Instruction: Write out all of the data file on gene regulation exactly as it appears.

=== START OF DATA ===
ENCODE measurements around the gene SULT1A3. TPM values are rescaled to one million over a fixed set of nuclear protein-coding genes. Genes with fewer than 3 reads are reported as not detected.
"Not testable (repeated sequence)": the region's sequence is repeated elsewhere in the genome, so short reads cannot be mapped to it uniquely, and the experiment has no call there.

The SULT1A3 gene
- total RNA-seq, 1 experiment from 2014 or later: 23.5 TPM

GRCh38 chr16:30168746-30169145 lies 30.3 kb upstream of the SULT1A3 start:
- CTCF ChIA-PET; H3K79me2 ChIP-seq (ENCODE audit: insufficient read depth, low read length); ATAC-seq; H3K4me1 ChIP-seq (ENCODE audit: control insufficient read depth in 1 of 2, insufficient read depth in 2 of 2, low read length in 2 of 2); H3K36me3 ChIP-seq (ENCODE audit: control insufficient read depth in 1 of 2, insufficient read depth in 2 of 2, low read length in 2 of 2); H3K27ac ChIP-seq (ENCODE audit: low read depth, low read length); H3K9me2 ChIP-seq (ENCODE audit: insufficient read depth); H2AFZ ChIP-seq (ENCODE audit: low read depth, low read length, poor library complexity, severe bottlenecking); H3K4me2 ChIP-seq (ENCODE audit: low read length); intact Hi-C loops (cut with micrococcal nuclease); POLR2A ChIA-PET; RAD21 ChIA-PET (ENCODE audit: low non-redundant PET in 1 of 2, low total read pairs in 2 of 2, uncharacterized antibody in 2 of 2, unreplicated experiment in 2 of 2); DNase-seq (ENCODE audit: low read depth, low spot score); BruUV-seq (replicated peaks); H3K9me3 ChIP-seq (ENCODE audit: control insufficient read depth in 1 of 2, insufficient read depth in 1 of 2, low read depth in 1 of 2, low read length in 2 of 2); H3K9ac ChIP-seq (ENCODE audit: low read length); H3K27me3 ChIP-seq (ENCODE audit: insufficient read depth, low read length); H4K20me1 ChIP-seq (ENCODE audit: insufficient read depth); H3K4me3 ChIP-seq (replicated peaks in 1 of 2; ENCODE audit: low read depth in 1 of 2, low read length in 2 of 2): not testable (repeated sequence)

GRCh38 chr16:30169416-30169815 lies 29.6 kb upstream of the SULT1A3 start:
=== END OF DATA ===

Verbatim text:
ENCODE measurements around the gene SULT1A3. TPM values are rescaled to one million over a fixed set of nuclear protein-coding genes. Genes with fewer than 3 reads are reported as not detected.
"Not testable (repeated sequence)": the region's sequence is repeated elsewhere in the genome, so short reads cannot be mapped to it uniquely, and the experiment has no call there.

The SULT1A3 gene
- total RNA-seq, 1 experiment from 2014 or later: 23.5 TPM

GRCh38 chr16:30168746-30169145 lies 30.3 kb upstream of the SULT1A3 start:
- CTCF ChIA-PET; H3K79me2 ChIP-seq (ENCODE audit: insufficient read depth, low read length); ATAC-seq; H3K4me1 ChIP-seq (ENCODE audit: control insufficient read depth in 1 of 2, insufficient read depth in 2 of 2, low read length in 2 of 2); H3K36me3 ChIP-seq (ENCODE audit: control insufficient read depth in 1 of 2, insufficient read depth in 2 of 2, low read length in 2 of 2); H3K27ac ChIP-seq (ENCODE audit: low read depth, low read length); H3K9me2 ChIP-seq (ENCODE audit: insufficient read depth); H2AFZ ChIP-seq (ENCODE audit: low read depth, low read length, poor library complexity, severe bottlenecking); H3K4me2 ChIP-seq (ENCODE audit: low read length); intact Hi-C loops (cut with micrococcal nuclease); POLR2A ChIA-PET; RAD21 ChIA-PET (ENCODE audit: low non-redundant PET in 1 of 2, low total read pairs in 2 of 2, uncharacterized antibody in 2 of 2, unreplicated experiment in 2 of 2); DNase-seq (ENCODE audit: low read depth, low spot score); BruUV-seq (replicated peaks); H3K9me3 ChIP-seq (ENCODE audit: control insufficient read depth in 1 of 2, insufficient read depth in 1 of 2, low read depth in 1 of 2, low read length in 2 of 2); H3K9ac ChIP-seq (ENCODE audit: low read length); H3K27me3 ChIP-seq (ENCODE audit: insufficient read depth, low read length); H4K20me1 ChIP-seq (ENCODE audit: insufficient read depth); H3K4me3 ChIP-seq (replicated peaks in 1 of 2; ENCODE audit: low read depth in 1 of 2, low read length in 2 of 2): not testable (repeated sequence)

GRCh38 chr16:30169416-30169815 lies 29.6 kb upstream of the SULT1A3 start: